Marxism 2013 part one: economics talks

ImageJoseph Choonara, author of Unravelling Capitalism, started off my first Marxism festival, with his talk “The rate of profit and capitalism today”. He follows the Financial Times and other financial press very closely, and finds that mainstream debates are usually between austerians and Keynesians. Those in favour of austerity believe that cutting public sector spending is necessary, while Keynesians believe that austerity has gone too far and that public sector spending is needed. This is sometimes called “making capitalism work for socialism”. Joseph argues that, while Keynesian policies are preferable for the working class, neither positions deal with a fundamental global problem: low level of investment. Using statistics on US and European economies, he shows how the long-term tendency is for the return of investment to fall, and how stimulus (like that of 2008) or any other state involvement fails to restore profitability.

These problems are then related to the increase of ‘dead labour’ in ratio to ‘living labour’. That is, technology replacing the need for so many workers. A familiar example is one checkout assistant supervising six self-service checkouts, rather than six workers, each with their own checkout. This is an inevitability, not something that bosses really have a choice in. Given these problems, along with overproduction, isn’t it a surprise that the capitalist mode of production didn’t meet its maker 150 years ago? Choonara explains that crises themselves find ways of restoring capitalism.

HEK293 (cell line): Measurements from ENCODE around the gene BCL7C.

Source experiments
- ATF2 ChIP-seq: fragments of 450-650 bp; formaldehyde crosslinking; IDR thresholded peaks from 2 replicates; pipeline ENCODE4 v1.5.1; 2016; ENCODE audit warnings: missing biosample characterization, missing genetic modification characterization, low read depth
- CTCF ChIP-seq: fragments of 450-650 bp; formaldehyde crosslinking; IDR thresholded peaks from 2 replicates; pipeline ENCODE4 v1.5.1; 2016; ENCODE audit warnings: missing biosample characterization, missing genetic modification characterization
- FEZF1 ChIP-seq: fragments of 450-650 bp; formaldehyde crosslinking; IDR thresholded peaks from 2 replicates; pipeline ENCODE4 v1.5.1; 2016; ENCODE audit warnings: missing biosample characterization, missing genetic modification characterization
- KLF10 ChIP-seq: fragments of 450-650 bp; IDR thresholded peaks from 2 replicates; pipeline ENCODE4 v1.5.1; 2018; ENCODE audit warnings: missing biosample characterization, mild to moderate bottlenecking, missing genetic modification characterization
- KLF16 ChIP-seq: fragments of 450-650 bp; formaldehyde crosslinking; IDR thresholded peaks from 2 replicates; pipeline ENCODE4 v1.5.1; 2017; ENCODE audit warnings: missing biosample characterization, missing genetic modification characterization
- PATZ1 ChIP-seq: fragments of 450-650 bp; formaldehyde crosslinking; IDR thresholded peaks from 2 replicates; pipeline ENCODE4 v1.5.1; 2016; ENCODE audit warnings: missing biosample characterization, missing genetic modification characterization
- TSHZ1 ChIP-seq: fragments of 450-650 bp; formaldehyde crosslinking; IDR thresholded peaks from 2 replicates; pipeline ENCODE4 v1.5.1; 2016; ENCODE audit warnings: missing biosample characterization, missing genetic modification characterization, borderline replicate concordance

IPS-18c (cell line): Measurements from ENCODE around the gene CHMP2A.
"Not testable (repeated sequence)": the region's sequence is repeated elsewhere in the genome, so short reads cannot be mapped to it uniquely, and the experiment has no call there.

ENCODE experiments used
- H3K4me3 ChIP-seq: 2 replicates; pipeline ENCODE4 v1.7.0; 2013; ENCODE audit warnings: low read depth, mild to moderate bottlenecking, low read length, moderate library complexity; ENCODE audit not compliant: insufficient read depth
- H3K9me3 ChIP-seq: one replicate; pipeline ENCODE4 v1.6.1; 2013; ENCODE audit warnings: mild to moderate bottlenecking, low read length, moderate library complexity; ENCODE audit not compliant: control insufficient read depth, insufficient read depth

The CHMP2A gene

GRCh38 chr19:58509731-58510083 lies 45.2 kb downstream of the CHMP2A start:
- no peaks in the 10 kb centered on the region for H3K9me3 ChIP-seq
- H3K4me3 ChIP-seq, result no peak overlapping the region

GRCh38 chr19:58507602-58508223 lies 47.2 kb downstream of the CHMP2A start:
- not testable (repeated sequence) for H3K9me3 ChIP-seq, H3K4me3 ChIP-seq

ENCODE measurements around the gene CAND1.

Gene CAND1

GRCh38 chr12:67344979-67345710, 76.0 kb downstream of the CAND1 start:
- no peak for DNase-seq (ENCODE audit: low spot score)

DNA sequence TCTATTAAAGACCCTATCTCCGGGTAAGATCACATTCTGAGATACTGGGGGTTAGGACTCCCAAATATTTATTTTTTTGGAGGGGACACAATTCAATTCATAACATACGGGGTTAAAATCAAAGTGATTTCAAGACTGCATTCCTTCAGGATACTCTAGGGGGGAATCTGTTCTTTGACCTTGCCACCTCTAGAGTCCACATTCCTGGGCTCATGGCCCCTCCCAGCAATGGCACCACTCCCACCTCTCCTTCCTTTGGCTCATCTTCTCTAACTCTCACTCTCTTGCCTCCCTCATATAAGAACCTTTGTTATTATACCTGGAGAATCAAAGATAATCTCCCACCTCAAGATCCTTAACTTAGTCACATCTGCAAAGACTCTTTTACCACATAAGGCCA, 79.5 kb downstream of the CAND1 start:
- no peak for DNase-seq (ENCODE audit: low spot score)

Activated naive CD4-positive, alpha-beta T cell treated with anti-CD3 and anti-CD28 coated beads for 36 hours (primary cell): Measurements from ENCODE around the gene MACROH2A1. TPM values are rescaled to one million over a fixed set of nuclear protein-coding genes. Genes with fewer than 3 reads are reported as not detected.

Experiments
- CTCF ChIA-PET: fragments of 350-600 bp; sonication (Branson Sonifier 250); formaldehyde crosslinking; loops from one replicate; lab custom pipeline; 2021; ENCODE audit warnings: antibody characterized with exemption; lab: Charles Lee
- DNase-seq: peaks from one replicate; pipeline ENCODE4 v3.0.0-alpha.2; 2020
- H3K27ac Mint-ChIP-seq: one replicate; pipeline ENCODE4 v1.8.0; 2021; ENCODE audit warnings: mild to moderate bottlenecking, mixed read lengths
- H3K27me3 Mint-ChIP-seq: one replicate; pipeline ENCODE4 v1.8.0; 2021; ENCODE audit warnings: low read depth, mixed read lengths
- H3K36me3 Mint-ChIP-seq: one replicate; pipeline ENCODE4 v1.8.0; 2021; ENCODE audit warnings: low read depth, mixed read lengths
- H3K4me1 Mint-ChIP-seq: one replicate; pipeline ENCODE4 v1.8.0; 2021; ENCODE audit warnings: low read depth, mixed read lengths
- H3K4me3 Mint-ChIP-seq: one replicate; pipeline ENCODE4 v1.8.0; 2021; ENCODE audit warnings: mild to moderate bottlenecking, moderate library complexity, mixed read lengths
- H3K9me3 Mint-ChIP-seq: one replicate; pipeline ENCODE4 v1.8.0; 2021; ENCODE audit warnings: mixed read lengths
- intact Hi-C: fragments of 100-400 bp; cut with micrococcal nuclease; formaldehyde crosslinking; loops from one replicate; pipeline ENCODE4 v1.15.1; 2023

Though the terminology was hard to follow at times, the talk contained well-known examples to illustrate points, from the selling off of Woolworths for £10 to the high profitability after the destruction of World War Two. For a beginner in economics, this talk made it clear how concepts that often seem abstract and inconsequential in fact affect our lives and create struggle. An open discussion followed, in which many members of the packed lecture room asked questions on fictional capital, the Labour Party, and one speaker pointed out that 25 families in Greece own 75% of the country’s wealth. On the question of how optimistic socialists should be, Choonara ended the talk by borrowing a phrase from Antonio Gramsci: “Optimism of activity, pessimism of intellect”.

Michael Roberts’ blog was suggested for someone an economist who stands outside of mainstream debate.

The concept of class and what it means to be working class is often talked about in a very Imageconfusing and imprecise way, with factors like income, taste in music, accents, and clothing being used to determine which class we belong to. Therefore it was essential for Socialist Worker editor Judith Orr to remind us what it really means and how Marxists should understand social relations in her talk “What is class?” A study by the London School of Economics recently identified seven distinct classes. The BBC’s website created a questionnaire to let you know which one you are, full of ridiculous, patronising questions such as whether or not you listen to opera. Can working class people not enjoy classical music? I hadn’t noticed. Alan Sugar’s accent and early life, and Steve Jobs’s jeans do not stop them from being a part of the ruling class: this is purely superficial.